The first national monitoring survey of the blue gum chalcid wasp, Leptocybe invasa, in the eucalypt plantations of the summer rainfall region of South Africa was conducted between November 2016 and February 2017. One hundred and eighteen sites were surveyed for the presence of L. invasa-induced damage, damage intensity and presence of other insect pests and pathogens. Leptocybe invasa was present in 27% of sites sampled. When present, damage was predominantly of low intensity and uniformly spread, affecting most trees in the stand.
Uromycladium acaciae is a pathogen-causing disease on black wattle plantations. First discovered in 2013 near Eston in the KwaZulu-Natal Midlands, the disease has since spread throughout the wattle growing regions of South Africa and Swaziland. Symptoms are characterised by leaf deformation, defoliation, stem infection and stunted tree growth. The disease affects trees of all ages, from seedling stage to end of rotation.
Water stress at and soon after planting are major causes of seedling mortality in forestry reestablishment, even during prescribed planting windows. Planting with water (puddle planting) or with hydrogel during unfavourable moisture conditions has limited capacity to sustain adequate water supply to the plant. To ensure adequate water supply it may be beneficial to periodically re-apply water to each plant over short intervals (days to weeks) after planting. This is recommended as a standard practice in Brazil, though no literature to indicate the magnitude of the benefit was found.
Antitranspirants are a range of chemicals and compounds applied to plant foliage aimed at lowering transpiration rates of plants under conditions that can lead to water stress. While antitranspirants have been widely tested in horticultural crops, there has been limited use in forestry applications. Where they have been tested, antitranspirants are reported to lower seedling transpiration rates under simulated stress conditions, but may lower growth rates and lead to death. There is limited evidence for cost effective in-field benefits of these products.
At the time of trial implantation (11 January 1996), Fusilade® (fluazifop-P-butyl) was a registered herbicide used for the control of grasses in commercial eucalypt plantations. However, concern was expressed about young eucalypt seedling phytotoxicity from “over the top” spraying with Fusilade®, especially under hot and humid conditions. This was tested in a nursery trial using Eucalyptus grandis clonal cuttings (GC784) and Eucalyptus nitens seedlings.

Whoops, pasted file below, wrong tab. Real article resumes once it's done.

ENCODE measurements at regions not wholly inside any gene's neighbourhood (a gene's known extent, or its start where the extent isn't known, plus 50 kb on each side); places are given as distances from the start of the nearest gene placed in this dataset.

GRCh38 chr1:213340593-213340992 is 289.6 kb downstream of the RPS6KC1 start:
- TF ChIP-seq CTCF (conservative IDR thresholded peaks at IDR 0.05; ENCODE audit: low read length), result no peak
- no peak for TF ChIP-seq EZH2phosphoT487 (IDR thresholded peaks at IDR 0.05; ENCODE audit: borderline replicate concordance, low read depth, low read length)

Soil preparation prior to planting is no longer a purely manual operation, with semi-mechanised and fully mechanized pitting techniques becoming more frequently utilised. Manual pitting is well understood in South Africa; however, there is limited information on the impact of semi-mechanised or mechanised pitting techniques on tree performance. In addition, the impact of fertiliser application and placement in pits created by semi-mechanised and mechanised pitting is not fully understood.
South African pine growing areas, the plantations are managed under various silviculture treatments to produce numerous products. The diversity in stocking, rotation age, species, thinning regimes etc. creates a mosaic pattern. Within this mosaic pattern there is a need to establish trap trees to monitor the presence of Sirex noctilio.
Personnel involved in the initial Eastern Cape and KZN Sirex noctilio outbreak from 2005 to 2008 were also involved in releasing and monitoring levels of parasitism brought about by both parasitoids through Mpumalanga and Limpopo. The experience they gained and parameters which became key in managing the pest, would be beneficial to other Pine growers who had not experienced similar losses through high tree mortality due to S. noctilio.
In South African forest plantations, the soil pest complex can contribute to serious transplant mortality immediately following re-establishment. White grubs (Scarabaeidae larvae) are one of the most important components of the soil pest complex. The control of white grubs using insecticides is highly regulated by the Forest Stewardship Council (FSC), which promotes the production of wood in an environmentally sustainable manner. An effective control measure for soil-borne pests is deltamethrin, a chemical banned by the FSC but used by the forestry industry under temporary derogation.
Bark stripping of pine trees by baboons (Papio ursinus) is challenging the sustainability of the forestry industry in the Mpumalanga province of South Africa. To date, the drivers of this behavior are not clear and likely to be related to a combination of environmental factors and troop-specific acquired behavior. Understanding the extent of the damage and monitoring changes over time are key components of an effective management strategy.